Sir William did not proceed after this vi t y to Crown Point, which if attacked might have been easily carried, but satisfied himself with erecting and fortifying Fort William Henry at the head of Lake George.
In August, 1757, this fort was taken by the Marquis de Montcalm, the commander of the French forces. Colonel Monroe, who commanded the garrison, made a brave resistance, but the failure of General Webb to send him reinforcements, and the want of ammunition, at length compelled him to capitulate, which he did on the most honorable terms.
No sooner, however, had the French obtained possession of the fort, than the terms of capitulation were most shamefully broken; the Indians rushed upon the defenceless troops, and plundered and murdered them without resistance. Montcalm had promised an escort, but it was withheld, and they were compelled to fee, as best they might, from the murderous assaults of savages thirsting for blood. The wounded and the women and children were the first to fall victims to their barbarity, but the more able-bodied did t escape. It was computed that nearly 1500 were thus butchered.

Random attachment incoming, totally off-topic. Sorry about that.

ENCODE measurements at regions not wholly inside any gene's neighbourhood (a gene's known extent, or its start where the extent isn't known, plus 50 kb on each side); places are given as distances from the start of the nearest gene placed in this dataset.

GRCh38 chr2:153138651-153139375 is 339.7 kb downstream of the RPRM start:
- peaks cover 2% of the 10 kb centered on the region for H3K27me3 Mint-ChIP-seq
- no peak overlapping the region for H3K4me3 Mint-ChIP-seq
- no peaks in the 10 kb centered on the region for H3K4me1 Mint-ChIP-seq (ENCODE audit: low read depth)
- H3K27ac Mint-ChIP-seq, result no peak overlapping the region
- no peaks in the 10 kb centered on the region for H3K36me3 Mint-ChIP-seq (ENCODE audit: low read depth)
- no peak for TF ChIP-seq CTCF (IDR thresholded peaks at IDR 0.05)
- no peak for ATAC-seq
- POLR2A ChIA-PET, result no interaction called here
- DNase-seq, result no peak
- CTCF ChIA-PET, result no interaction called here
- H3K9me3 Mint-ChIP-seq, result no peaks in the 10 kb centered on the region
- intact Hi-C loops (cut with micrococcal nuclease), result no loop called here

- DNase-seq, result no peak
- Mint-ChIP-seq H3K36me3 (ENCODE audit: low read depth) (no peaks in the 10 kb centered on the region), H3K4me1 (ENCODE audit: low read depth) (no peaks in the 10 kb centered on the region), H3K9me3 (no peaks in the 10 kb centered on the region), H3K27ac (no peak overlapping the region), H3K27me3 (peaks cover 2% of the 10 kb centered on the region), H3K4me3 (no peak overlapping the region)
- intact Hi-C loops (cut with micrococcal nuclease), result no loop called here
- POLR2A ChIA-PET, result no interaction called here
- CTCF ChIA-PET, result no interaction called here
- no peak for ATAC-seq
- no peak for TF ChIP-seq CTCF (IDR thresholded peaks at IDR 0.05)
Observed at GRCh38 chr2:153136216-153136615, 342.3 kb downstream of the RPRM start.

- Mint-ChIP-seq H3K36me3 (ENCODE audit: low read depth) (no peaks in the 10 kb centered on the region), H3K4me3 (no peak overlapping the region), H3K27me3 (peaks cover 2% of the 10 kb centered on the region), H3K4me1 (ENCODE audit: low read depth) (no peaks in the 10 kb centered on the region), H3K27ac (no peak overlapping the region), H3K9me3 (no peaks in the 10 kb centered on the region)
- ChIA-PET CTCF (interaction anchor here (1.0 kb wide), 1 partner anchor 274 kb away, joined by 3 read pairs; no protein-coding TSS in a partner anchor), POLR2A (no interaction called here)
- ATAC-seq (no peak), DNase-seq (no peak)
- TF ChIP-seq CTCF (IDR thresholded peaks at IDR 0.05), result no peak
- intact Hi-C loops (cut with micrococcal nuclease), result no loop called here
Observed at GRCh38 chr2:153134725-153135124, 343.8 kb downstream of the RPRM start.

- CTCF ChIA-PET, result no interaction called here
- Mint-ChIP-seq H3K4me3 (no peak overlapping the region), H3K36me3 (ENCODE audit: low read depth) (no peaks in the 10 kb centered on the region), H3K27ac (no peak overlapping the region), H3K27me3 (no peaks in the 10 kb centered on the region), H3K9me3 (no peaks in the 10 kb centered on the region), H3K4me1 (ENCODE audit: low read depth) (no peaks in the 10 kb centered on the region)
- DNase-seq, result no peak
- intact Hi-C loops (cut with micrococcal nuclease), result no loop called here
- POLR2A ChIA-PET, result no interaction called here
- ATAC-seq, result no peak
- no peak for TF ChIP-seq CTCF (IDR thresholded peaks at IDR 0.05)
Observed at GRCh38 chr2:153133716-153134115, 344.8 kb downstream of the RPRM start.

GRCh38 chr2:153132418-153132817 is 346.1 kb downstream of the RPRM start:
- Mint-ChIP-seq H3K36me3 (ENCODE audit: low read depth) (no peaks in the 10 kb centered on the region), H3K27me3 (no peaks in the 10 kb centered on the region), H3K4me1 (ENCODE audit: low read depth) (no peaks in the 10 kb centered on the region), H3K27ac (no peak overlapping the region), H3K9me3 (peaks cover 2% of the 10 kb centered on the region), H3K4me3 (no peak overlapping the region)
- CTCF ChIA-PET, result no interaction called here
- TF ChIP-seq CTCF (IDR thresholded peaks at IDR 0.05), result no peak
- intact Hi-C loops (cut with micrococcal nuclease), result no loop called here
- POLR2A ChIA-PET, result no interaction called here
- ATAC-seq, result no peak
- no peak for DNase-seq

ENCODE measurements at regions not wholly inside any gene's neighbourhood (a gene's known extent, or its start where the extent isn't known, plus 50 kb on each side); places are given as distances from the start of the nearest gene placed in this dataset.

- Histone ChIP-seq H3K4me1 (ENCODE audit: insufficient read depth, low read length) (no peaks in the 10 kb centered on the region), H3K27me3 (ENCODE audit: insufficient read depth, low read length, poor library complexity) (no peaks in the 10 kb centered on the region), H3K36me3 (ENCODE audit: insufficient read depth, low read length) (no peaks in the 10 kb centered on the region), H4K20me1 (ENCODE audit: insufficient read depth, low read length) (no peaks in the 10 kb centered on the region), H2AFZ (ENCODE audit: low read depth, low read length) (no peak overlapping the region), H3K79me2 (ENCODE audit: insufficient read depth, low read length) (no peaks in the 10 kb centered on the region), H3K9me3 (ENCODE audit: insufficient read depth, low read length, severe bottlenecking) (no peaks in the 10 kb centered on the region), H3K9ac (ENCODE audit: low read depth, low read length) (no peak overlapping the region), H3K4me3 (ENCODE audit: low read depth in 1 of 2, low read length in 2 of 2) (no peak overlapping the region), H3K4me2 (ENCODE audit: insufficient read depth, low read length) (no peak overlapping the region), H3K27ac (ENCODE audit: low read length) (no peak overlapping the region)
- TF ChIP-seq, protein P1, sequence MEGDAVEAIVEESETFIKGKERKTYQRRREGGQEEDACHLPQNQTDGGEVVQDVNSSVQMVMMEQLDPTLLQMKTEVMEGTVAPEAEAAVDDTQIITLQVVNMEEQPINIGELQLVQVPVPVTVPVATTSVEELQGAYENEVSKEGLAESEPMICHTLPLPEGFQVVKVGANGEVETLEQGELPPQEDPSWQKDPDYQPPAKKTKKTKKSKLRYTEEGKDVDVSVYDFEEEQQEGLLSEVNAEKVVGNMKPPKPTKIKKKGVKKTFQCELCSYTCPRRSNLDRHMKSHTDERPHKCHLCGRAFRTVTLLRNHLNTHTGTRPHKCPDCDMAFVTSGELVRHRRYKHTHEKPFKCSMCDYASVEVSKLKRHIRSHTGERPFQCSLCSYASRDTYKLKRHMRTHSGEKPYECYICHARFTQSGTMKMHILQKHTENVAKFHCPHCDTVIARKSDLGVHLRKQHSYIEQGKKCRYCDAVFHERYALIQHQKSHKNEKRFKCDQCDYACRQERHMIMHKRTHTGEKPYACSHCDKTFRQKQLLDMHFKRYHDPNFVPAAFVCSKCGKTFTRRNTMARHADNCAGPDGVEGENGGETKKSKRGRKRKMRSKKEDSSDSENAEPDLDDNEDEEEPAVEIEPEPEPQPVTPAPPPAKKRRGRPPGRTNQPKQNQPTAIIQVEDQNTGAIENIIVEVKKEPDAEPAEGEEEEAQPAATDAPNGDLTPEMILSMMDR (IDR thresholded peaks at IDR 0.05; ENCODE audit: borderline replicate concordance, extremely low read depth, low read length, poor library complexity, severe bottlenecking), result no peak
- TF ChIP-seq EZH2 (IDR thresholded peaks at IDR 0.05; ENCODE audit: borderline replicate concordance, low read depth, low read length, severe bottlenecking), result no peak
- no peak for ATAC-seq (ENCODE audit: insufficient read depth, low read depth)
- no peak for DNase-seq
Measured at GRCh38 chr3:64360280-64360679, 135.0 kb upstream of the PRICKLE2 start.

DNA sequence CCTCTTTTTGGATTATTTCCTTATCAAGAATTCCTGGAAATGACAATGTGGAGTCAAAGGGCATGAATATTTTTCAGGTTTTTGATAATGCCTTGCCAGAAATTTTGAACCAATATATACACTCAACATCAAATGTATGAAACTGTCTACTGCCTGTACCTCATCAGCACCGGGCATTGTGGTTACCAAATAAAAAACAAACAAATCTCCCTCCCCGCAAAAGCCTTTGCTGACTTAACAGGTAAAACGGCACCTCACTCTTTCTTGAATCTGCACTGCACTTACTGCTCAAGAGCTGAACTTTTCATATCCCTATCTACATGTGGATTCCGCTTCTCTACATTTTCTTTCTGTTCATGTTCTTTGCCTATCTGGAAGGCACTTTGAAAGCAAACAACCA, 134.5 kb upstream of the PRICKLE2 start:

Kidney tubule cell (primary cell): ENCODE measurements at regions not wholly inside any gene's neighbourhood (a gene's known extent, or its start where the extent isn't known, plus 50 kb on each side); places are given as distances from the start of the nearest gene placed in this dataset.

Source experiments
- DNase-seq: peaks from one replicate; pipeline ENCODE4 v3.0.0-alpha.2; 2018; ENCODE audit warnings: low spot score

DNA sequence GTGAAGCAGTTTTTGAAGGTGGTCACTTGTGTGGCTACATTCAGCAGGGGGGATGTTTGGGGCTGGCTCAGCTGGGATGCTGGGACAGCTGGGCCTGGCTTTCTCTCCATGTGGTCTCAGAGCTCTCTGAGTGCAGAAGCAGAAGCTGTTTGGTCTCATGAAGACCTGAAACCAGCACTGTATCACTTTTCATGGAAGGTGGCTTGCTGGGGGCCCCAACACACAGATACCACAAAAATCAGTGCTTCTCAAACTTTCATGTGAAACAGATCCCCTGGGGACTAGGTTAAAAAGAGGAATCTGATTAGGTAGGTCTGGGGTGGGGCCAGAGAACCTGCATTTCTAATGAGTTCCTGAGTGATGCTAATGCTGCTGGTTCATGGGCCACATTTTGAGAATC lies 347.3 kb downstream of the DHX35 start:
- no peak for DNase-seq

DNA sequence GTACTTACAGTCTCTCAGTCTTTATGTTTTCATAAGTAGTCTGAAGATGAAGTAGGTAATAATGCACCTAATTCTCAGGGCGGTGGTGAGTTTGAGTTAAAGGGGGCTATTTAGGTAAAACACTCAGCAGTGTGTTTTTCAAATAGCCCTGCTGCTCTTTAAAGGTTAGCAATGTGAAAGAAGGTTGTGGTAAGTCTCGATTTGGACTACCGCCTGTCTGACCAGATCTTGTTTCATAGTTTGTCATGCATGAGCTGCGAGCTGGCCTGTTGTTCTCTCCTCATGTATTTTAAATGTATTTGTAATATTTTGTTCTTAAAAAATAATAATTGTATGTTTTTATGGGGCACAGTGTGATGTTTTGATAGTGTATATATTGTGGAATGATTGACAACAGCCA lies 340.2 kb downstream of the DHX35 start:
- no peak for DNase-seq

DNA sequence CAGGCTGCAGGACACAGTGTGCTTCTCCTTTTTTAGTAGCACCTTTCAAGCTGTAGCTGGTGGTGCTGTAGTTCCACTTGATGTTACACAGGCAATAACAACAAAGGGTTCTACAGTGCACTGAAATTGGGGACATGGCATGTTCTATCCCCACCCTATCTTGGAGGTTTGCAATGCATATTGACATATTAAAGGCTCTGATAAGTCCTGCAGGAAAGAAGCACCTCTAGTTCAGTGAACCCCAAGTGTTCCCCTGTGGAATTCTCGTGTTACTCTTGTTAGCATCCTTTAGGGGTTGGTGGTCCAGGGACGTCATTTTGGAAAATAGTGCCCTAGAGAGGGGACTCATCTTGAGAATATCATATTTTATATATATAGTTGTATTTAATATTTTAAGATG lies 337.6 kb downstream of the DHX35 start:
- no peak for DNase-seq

The fort was destroyed by Montcalm. Fort George was erected as a substitute for it, on a more commanding site, but was never the scene of any important action. Burgoyne deposited most of his stores here in 1777.
Many interesting incidents also occurred during the French war, along the shores of the Horicon lake. At Sabbath-uay Point, in 1756, a party of Provincial troops defeated a force of French and Indians, who attacked them. Here, too, Lord Amherst, with his army, stopped on a Sabbath morning for refreshment.
Rogers' Rock, is noted as the place where that bold and fearless partizan eluded the pursuit of the Indians, and gave them the impression that he had escaped down the face of the precipice.
The name of Pierson's Island, marks the spot where English prisoners were confined during the French war. Howe's Point, the spot where that brave and much lamented young nobleman landed, immediately previous to the battle of Ticonderoga, in which he was slain.
The first settlement in the county was made about 1770, at Luzerne and Queensburgh. Johnsburgh was settled in 1790.
The Jessup patent, in the southern part of the county, com